When we first moved here, one of the things we loved about our little postage stamp was that it was a postage stamp covered with trees. Our fraction of an acre was LOUSY with the tall wood and the small wood. Two giant firs in the back, a little stand of small maples and black locust (which plays out the “oh god they’re coming back out of the ground!” part of every zombie movie, every week), a big old perfect red maple and two more silvers in the back. Front yard had some other little maple tree stuck right in the middle of the yard. And then there was the granddaddy (perhaps the great granddaddy) of them all, an enormous old red maple that probably predated the house. It was about five feet across at the base, deeply tangled in the power/phone/cable wires, and was somewhere north of 50 feet tall. All of those maples were the gift that keeps on giving — buds, seeds, sticks and leaves all year round, but not delivered in a convenient sandwich bag. In fact, each fall we’d have to stuff all that wonderful nature into at least 80 giant leaf bags. It was a major chore.
They weren’t young, either, at least most of them weren’t. The first to go was the front yard maple, which served no purpose whatsoever and ruined any running around space the yard offered for toddlers. The little maples and the locust in the back we cut down about three hundred times, then gave up on for a while. Then last year we took down the firs, which were dangerously nevergreen and clearly didn’t have their hearts in the tree thing anymore. Suddenly, there was light in the backyard. Grass grew. It was amazing.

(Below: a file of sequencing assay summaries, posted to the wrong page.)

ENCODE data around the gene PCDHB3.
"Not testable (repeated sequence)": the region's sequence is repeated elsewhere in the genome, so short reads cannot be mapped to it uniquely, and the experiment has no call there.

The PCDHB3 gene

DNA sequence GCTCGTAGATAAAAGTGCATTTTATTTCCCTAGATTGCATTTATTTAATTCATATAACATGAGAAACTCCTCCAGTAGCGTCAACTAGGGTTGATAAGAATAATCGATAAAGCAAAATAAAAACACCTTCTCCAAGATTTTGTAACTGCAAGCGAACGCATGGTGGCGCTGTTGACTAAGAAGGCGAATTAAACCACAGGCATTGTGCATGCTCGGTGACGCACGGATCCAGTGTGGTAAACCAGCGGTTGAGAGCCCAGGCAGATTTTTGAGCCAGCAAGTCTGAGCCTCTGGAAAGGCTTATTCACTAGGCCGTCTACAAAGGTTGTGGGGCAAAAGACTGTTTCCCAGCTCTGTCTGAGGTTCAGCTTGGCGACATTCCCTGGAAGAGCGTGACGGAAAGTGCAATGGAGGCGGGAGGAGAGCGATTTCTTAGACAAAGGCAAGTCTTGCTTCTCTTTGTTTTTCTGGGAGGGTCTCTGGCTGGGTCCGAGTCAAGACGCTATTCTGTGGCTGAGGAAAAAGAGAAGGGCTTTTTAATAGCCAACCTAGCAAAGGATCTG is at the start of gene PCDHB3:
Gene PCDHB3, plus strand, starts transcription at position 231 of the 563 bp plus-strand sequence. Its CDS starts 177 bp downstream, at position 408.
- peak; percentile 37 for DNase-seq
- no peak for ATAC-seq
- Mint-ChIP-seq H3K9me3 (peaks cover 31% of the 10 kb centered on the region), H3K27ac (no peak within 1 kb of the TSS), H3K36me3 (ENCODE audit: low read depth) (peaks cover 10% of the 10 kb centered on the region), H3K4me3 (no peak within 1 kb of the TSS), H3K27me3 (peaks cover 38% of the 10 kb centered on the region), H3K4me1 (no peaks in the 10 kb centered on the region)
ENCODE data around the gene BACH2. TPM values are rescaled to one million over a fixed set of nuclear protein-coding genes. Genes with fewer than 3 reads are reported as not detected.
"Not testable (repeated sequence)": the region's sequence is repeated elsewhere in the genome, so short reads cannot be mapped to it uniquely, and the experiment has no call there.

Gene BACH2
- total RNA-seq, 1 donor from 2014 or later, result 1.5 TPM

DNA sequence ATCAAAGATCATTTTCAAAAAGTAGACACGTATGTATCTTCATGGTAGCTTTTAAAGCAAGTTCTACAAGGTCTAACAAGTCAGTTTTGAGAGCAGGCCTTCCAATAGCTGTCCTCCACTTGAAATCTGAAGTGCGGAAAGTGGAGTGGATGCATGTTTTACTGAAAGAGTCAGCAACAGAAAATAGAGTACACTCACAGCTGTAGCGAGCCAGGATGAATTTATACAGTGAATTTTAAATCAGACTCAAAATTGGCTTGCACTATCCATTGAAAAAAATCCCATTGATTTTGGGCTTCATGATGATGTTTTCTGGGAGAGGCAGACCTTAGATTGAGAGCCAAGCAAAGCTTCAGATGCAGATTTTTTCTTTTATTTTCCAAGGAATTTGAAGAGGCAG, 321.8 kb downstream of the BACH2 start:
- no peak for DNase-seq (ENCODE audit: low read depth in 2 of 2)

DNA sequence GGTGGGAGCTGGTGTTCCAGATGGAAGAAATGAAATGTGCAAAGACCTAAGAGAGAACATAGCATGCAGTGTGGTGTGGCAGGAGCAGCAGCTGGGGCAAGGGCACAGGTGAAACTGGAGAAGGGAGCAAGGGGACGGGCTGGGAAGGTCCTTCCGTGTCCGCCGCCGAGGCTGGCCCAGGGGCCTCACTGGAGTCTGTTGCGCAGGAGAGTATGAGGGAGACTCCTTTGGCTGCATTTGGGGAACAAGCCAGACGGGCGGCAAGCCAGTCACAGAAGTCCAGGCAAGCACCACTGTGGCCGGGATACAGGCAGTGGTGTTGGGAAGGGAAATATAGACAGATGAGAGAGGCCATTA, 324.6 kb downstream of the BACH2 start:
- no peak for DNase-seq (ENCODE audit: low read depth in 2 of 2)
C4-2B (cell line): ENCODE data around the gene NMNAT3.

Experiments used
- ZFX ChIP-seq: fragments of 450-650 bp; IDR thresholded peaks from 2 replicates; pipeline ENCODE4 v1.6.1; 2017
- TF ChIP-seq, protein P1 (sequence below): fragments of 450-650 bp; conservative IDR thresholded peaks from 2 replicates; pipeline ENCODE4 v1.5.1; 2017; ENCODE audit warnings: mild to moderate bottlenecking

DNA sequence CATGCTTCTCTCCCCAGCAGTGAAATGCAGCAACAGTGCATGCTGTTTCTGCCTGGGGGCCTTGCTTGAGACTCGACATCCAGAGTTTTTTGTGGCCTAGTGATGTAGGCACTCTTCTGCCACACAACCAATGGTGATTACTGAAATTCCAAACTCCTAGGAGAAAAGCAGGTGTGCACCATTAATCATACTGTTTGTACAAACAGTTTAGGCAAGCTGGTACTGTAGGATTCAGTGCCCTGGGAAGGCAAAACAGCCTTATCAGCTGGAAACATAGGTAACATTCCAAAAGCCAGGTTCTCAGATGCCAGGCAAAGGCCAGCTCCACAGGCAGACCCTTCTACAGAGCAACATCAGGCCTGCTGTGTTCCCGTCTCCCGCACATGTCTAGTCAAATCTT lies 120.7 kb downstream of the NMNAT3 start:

The ice storm a couple of months back took down a scary big branch from the granddaddy out front, and it was clear it had to come down. An army of tree guys descended on us Tuesday morning (with a CRANE) and took that sucker down in a ridiculously short amount of time (considering what I was paying for this early morning entertainment). And while we were at it, would we take a deal to get rid of those other two maples along the back? Well, why the hell not.
So our wonderful, wooded, grass-free shade lot is now pretty much like any other suburban yard (or at least any other yard that is spotted with raspberry canes throughout). Sure, I’ve screwed up our carbon balance and may have to explain that to a dying earth someday, but at least I no longer need to fear a giant maple branch killing one of the neighbors’ kids. So, I’ll just breathe a little slower for the rest of my life, and it should all even out.